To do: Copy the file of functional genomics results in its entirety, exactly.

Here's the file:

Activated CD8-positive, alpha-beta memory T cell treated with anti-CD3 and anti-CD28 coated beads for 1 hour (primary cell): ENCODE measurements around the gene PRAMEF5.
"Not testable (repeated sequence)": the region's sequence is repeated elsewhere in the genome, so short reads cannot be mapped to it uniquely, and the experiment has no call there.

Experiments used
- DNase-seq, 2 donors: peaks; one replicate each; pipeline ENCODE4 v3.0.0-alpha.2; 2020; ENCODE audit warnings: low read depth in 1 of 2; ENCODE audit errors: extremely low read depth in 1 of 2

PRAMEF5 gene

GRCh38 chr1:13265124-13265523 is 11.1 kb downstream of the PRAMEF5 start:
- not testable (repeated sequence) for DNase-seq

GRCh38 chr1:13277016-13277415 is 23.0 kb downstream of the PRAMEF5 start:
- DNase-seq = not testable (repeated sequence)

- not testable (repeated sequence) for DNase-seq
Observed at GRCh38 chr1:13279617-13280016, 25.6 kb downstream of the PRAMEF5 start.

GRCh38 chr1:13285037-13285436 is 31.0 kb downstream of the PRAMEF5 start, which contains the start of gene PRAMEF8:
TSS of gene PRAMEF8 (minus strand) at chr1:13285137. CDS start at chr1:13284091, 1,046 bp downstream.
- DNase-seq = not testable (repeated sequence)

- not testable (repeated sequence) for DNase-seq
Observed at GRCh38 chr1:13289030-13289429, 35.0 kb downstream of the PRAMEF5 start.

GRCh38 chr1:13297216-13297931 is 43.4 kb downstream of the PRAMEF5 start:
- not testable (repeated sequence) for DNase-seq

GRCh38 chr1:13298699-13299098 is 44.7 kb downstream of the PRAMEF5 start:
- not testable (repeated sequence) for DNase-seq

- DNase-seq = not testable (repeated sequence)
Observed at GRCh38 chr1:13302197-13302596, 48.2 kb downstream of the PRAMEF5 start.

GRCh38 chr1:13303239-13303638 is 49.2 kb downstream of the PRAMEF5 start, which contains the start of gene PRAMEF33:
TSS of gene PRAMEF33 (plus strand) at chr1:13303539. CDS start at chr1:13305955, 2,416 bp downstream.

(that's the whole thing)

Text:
Activated CD8-positive, alpha-beta memory T cell treated with anti-CD3 and anti-CD28 coated beads for 1 hour (primary cell): ENCODE measurements around the gene PRAMEF5.
"Not testable (repeated sequence)": the region's sequence is repeated elsewhere in the genome, so short reads cannot be mapped to it uniquely, and the experiment has no call there.

Experiments used
- DNase-seq, 2 donors: peaks; one replicate each; pipeline ENCODE4 v3.0.0-alpha.2; 2020; ENCODE audit warnings: low read depth in 1 of 2; ENCODE audit errors: extremely low read depth in 1 of 2

PRAMEF5 gene

GRCh38 chr1:13265124-13265523 is 11.1 kb downstream of the PRAMEF5 start:
- not testable (repeated sequence) for DNase-seq

GRCh38 chr1:13277016-13277415 is 23.0 kb downstream of the PRAMEF5 start:
- DNase-seq = not testable (repeated sequence)

- not testable (repeated sequence) for DNase-seq
Observed at GRCh38 chr1:13279617-13280016, 25.6 kb downstream of the PRAMEF5 start.

GRCh38 chr1:13285037-13285436 is 31.0 kb downstream of the PRAMEF5 start, which contains the start of gene PRAMEF8:
TSS of gene PRAMEF8 (minus strand) at chr1:13285137. CDS start at chr1:13284091, 1,046 bp downstream.
- DNase-seq = not testable (repeated sequence)

- not testable (repeated sequence) for DNase-seq
Observed at GRCh38 chr1:13289030-13289429, 35.0 kb downstream of the PRAMEF5 start.

GRCh38 chr1:13297216-13297931 is 43.4 kb downstream of the PRAMEF5 start:
- not testable (repeated sequence) for DNase-seq

GRCh38 chr1:13298699-13299098 is 44.7 kb downstream of the PRAMEF5 start:
- not testable (repeated sequence) for DNase-seq

- DNase-seq = not testable (repeated sequence)
Observed at GRCh38 chr1:13302197-13302596, 48.2 kb downstream of the PRAMEF5 start.

GRCh38 chr1:13303239-13303638 is 49.2 kb downstream of the PRAMEF5 start, which contains the start of gene PRAMEF33:
TSS of gene PRAMEF33 (plus strand) at chr1:13303539. CDS start at chr1:13305955, 2,416 bp downstream.